Faculty Focus

HIGHER ED TEACHING STRATEGIES FROM MAGNA PUBLICATIONS

Articles

Building Student Engagement: First Classes

In yesterday’s post I provided tips on how to use the syllabus to build student engagement. In this article I offer some suggestions on how to get students involved in the first few classes to ensure a more engaging course throughout the semester.

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Building Student Engagement: The Syllabus

In this, the first installment of a six-article series on building student engagement, I offer some suggestions on how to use the syllabus to help you set a tone of engagement and excellence right from the start.

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False Assumptions Beginning Teachers Make

Lately I’ve been wondering if there’s a set of initial assumptions made about teaching and learning that inhibit instructional growth and development. Here is list of a few of these assumptions, and why I think they make teaching excellence less attainable.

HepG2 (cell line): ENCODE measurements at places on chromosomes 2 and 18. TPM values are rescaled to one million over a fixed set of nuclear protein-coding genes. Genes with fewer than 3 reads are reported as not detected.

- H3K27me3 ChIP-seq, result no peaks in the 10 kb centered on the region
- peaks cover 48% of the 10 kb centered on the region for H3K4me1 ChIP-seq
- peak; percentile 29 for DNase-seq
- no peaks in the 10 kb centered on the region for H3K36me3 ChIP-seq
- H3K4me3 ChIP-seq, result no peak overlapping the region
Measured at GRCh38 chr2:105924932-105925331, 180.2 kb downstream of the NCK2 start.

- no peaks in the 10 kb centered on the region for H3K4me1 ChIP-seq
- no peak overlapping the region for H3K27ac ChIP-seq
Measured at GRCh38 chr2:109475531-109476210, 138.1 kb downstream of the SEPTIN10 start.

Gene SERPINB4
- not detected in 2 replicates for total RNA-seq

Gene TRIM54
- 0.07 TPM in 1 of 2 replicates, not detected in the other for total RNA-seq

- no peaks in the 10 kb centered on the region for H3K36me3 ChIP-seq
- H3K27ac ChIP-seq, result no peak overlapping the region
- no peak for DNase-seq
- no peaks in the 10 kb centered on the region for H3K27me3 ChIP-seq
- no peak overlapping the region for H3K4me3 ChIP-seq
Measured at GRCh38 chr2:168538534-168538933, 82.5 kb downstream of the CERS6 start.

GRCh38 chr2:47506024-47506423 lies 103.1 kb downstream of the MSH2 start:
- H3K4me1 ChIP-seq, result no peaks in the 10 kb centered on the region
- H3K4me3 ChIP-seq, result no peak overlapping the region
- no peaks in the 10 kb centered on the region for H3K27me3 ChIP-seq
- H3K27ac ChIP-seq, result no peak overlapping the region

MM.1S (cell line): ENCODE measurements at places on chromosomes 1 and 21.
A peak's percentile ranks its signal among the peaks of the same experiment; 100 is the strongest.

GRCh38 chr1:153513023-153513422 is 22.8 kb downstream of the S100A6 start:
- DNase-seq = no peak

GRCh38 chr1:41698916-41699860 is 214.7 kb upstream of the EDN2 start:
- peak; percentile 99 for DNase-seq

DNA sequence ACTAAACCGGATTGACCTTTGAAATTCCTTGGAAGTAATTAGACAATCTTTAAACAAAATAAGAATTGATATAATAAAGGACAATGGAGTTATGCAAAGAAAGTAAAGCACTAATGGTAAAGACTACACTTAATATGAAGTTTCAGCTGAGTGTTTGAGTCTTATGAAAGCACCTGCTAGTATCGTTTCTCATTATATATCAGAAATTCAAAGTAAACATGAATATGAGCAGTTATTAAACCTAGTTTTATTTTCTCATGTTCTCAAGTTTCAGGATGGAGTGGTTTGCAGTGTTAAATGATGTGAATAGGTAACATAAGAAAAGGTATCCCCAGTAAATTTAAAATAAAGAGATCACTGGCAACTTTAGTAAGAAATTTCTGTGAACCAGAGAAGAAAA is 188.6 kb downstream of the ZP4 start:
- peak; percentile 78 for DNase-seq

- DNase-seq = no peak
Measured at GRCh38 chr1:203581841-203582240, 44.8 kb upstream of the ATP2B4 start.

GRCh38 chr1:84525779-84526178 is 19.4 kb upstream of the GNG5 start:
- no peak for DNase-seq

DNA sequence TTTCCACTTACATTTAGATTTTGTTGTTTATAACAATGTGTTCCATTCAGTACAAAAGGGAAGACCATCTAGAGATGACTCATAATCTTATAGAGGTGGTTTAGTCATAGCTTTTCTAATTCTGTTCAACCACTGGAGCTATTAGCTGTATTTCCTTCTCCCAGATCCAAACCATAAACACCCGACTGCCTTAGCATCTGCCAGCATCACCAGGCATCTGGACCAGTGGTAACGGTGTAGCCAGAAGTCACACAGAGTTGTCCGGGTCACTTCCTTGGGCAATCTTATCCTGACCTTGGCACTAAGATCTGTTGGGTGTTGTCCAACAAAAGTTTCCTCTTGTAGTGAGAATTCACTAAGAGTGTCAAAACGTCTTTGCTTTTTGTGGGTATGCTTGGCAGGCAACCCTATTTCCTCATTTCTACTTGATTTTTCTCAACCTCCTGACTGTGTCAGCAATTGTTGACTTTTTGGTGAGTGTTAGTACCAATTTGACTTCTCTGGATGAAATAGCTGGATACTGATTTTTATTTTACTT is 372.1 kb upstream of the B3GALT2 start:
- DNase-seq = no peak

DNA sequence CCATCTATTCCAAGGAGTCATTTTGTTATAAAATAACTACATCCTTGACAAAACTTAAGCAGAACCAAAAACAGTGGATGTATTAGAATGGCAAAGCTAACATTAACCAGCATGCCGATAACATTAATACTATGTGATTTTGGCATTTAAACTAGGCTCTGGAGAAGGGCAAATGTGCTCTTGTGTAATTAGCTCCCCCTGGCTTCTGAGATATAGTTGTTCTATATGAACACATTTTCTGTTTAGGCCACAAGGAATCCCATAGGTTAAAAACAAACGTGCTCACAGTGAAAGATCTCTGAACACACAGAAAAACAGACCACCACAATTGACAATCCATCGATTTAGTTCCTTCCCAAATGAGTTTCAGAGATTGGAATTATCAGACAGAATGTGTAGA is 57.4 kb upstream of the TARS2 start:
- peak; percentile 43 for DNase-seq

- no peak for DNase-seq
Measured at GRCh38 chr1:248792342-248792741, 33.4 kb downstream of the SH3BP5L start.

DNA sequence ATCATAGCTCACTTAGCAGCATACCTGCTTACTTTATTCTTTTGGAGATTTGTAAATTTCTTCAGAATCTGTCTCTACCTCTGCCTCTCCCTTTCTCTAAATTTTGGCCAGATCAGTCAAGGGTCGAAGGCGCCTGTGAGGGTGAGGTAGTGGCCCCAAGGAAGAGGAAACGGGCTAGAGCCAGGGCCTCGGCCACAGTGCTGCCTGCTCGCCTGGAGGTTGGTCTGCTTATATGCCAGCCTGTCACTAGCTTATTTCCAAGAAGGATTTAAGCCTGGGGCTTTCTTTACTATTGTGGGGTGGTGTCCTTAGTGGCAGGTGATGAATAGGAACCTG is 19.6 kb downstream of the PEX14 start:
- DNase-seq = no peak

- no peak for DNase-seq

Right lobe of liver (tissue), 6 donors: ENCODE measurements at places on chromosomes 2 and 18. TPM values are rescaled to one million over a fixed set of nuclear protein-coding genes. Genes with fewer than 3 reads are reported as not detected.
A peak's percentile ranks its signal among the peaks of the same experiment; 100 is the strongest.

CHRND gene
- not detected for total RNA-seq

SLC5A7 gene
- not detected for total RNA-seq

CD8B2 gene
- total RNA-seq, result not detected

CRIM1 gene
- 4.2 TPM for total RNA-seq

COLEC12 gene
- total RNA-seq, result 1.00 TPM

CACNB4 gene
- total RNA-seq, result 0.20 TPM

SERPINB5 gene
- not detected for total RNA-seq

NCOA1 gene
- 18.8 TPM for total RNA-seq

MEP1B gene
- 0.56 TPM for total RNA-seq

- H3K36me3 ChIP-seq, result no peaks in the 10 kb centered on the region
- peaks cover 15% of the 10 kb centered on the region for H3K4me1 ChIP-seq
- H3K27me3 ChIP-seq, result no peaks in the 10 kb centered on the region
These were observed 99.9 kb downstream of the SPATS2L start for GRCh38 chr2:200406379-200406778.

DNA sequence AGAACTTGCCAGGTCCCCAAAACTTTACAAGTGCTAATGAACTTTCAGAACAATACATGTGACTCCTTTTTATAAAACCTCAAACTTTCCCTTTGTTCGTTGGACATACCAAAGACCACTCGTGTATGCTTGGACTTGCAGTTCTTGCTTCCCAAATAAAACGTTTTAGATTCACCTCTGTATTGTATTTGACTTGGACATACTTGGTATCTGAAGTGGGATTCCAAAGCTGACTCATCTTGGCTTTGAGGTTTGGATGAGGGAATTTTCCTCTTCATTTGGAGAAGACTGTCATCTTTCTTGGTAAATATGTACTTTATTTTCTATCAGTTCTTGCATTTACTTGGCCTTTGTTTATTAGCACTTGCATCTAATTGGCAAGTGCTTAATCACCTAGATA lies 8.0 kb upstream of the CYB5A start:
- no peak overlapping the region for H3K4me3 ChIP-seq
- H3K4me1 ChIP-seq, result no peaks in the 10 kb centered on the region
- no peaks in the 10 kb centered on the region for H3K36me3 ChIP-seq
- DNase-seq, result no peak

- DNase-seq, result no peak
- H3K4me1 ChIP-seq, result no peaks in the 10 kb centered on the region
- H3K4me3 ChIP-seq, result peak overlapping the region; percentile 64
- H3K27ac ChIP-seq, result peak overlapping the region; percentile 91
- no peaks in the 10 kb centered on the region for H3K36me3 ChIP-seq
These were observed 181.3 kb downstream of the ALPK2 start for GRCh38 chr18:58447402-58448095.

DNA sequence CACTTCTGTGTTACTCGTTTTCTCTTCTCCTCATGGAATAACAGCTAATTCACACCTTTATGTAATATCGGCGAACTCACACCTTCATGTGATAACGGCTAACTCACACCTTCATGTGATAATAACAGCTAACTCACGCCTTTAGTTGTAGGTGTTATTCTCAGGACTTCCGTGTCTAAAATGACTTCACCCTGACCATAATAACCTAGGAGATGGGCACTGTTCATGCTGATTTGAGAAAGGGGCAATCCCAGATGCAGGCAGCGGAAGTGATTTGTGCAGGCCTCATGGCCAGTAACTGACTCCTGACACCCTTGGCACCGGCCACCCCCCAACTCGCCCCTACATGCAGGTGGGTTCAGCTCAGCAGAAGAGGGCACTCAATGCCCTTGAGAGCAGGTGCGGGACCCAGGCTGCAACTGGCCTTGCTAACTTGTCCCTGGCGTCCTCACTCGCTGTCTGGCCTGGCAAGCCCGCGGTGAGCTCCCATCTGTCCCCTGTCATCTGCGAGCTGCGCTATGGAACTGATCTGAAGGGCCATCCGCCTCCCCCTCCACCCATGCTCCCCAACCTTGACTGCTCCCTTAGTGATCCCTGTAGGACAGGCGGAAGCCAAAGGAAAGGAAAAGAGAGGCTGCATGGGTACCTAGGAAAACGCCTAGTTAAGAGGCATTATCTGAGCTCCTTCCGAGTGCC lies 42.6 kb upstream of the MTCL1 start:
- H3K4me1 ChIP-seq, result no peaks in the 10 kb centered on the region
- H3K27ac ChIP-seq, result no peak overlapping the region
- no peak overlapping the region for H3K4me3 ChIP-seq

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Transformative Learning: Q&A with Patricia Cranton

Transformative learning—learning that changes what students know, how much they know, and what they are able to do with that knowledge—can occur inside and outside the classroom and need not be restricted to any particular discipline.

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Rethinking Multiple Choice Tests for Assessing Student Learning

If you think multiple choice tests are only good to assess how well students memorized facts, it may be time to rethink your testing strategy. Although they are not appropriate for every situation, when properly developed, multiple choice tests can used to assess higher levels of thinking, including application and analysis.

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Top Teaching and Learning Challenges for 2009

EDUCAUSE, the association for information technology in higher education, released its list of Top Teaching and Learning Challenges for 2009. Voted on by the EDUCAUSE teaching and learning community, the top five challenges are:

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How to Select the Right Textbook for an Online Course

A good textbook is crucial to an online course. Because so much of an online instructor’s interaction is based largely on e-mail, chat, or online discussion boards and groups, the textbook must provide structure and deliver the course content. Here are some things to consider when evaluating an online course textbook:

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